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Relaxation Therapy Can Help Moms And Babies Breastfeed Better

As new moms, we're often told that breast is best. Of course, there are the obvious health benefits for baby, like boosting their immune system, and that precious bonding time you get to share. However, it's not always a walk in the park.

In some cases, breastfeeding can be tough for moms and babies and for a number of reasons. Moms can struggle to find a position that works for them, while babies can have trouble latching on. All this can lead to feeling overwhelmed and exhausted. It's not a fun place to be when all you want to do is feed your baby. Now, according to Romper, researchers have discovered that relaxation therapy could be the answer to all of these woes.

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An experiment conducted in Malaysia discovered that moms that fed while listening to relaxation tapes ended up feeling less stressed than others who didn't. Not only did these women find it easier to nurse in general, but their milk had lower levels of the stress hormone cortisol than other participants in the study. Babies loved the recordings, too, as they slept longer, ate more, and gained weight at a faster rate than their peers.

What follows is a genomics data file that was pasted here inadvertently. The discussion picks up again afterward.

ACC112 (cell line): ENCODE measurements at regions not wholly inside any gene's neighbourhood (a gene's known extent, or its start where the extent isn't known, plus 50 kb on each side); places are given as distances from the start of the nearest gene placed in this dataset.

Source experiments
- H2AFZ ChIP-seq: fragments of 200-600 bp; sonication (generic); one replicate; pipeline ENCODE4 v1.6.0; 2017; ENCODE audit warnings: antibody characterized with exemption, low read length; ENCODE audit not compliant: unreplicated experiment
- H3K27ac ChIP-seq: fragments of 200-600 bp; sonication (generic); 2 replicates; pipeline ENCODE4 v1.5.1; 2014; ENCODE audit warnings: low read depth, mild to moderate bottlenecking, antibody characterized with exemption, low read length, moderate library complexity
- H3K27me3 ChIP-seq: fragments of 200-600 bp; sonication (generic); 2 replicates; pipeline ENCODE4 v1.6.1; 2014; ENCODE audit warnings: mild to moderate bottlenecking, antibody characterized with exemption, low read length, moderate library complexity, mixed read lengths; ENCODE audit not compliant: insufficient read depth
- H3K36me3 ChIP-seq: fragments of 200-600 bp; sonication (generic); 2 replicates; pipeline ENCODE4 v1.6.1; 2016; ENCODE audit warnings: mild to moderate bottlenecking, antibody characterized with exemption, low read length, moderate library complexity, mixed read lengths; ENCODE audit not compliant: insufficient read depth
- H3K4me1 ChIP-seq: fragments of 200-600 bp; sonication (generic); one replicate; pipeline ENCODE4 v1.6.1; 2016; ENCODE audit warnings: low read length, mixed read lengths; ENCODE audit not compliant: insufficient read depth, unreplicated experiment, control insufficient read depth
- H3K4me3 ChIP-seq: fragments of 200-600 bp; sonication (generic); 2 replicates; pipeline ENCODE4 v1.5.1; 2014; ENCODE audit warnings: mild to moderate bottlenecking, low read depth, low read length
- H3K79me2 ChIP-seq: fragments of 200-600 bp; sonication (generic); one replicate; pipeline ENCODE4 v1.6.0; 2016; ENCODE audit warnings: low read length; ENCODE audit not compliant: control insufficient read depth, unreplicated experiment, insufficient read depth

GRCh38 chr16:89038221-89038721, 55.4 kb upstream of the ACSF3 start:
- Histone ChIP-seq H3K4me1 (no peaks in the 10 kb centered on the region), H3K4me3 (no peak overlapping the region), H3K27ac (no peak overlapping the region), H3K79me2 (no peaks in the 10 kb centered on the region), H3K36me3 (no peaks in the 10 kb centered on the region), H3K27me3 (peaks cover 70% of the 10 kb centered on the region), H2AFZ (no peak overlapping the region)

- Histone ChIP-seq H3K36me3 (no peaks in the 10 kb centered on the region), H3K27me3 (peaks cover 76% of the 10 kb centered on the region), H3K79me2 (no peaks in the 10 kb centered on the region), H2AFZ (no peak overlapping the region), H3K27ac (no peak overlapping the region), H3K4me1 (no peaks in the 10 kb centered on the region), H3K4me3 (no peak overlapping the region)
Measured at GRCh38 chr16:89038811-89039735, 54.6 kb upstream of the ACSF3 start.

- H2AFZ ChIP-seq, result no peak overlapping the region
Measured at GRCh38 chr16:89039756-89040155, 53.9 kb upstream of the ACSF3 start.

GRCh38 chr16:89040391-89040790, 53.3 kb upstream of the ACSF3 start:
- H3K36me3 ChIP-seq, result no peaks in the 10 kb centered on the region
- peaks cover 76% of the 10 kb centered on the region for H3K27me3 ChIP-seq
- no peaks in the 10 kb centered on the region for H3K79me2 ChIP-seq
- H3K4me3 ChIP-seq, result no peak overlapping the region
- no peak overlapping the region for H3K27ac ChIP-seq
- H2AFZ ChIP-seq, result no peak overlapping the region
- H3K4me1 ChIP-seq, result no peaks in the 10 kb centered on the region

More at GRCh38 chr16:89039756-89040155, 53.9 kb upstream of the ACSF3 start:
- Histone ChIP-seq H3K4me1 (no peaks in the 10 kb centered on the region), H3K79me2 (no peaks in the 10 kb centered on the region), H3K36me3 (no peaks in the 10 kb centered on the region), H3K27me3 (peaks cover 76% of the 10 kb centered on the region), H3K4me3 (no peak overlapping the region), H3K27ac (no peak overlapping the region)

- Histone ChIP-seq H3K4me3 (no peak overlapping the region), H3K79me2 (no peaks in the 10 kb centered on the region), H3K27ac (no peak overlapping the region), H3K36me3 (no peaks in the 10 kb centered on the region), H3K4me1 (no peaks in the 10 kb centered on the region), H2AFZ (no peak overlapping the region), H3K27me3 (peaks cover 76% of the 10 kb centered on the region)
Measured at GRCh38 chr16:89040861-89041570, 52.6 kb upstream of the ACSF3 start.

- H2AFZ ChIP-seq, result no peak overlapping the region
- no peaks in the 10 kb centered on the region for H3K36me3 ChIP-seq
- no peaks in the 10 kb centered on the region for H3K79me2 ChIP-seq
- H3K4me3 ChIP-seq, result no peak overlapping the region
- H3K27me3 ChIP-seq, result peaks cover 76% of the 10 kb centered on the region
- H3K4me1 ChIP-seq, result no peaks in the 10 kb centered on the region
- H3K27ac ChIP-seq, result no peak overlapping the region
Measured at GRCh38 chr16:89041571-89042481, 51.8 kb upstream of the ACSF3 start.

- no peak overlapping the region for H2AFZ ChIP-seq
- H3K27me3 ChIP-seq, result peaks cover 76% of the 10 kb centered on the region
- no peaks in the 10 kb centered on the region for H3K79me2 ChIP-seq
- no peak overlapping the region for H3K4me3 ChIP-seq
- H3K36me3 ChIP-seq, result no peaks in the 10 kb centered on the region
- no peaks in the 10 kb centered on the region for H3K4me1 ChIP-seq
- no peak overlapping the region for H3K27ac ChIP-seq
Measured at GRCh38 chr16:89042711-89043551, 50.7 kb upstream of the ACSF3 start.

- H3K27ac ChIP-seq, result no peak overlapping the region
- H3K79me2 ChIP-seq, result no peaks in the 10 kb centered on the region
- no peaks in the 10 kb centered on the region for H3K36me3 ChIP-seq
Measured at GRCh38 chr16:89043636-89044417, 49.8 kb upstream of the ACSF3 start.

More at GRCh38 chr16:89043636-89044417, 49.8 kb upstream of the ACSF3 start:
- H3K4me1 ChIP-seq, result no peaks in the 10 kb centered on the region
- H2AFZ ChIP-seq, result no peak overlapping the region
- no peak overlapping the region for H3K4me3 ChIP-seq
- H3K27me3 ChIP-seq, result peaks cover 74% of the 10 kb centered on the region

The lead author of the study, Nurul Husna Mold Shukri, said the results were promising even though they only tested one type of relaxation. Shukri says that the findings make it likely that the same effects can be replicated if the mom listened to anything that they personally find relaxing. In this case, the 64 moms were provided with a "modified audio-guided imagery protocol designed for breastfeeding mothers". In other words, they used a guided meditation to help them feel calm and relaxed during this time.

PREVIOUSLY: BREASTFEEDING MAY REDUCE HIGH BLOOD PRESSURE AND PREECLAMPSIA IN NEW MOMS

By the time that the participating babies were three months old, the study found that they were drinking 8 ounces more than the babies who didn't listen to the recordings. A similar study back in 1989 found that moms of premature babies produced 63% more milk after listening to a 20-minute recording. While this is a great piece of information to tuck in your back pocket, it might not work for everyone.

The most important thing is that a baby gets fed, not how it gets fed. Whether you opt for formula or breastfeeding, you're still doing the best for your child.

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